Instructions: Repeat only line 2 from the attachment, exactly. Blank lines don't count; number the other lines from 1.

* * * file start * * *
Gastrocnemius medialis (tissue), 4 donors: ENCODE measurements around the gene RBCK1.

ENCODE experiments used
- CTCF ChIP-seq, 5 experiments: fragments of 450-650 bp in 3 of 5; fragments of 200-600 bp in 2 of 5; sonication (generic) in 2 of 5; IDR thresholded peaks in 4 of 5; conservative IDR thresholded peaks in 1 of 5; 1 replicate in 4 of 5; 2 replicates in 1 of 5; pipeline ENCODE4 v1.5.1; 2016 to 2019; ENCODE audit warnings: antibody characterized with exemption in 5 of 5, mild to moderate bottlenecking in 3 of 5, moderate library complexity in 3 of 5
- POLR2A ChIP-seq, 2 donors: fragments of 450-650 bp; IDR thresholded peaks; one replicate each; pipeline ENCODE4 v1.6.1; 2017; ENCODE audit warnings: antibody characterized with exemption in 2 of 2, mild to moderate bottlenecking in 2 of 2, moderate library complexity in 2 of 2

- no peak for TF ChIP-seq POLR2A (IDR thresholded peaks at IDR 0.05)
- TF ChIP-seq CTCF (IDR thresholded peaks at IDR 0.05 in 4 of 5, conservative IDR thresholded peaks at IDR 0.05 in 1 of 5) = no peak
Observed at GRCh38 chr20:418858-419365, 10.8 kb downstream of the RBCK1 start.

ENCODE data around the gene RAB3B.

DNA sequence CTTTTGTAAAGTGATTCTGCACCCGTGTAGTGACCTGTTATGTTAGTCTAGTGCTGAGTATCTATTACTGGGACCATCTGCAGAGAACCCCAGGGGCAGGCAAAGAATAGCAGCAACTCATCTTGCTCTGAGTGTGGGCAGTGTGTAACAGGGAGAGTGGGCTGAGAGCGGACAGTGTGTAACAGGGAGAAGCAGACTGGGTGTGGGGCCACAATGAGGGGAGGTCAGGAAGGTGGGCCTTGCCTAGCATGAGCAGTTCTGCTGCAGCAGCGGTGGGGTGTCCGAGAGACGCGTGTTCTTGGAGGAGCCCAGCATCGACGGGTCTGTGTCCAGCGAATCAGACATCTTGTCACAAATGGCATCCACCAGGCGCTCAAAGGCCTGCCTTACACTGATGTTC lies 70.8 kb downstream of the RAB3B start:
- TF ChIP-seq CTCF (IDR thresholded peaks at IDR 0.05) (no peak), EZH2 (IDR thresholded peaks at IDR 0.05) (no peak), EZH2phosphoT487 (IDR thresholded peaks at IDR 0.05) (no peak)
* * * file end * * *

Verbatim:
ENCODE experiments used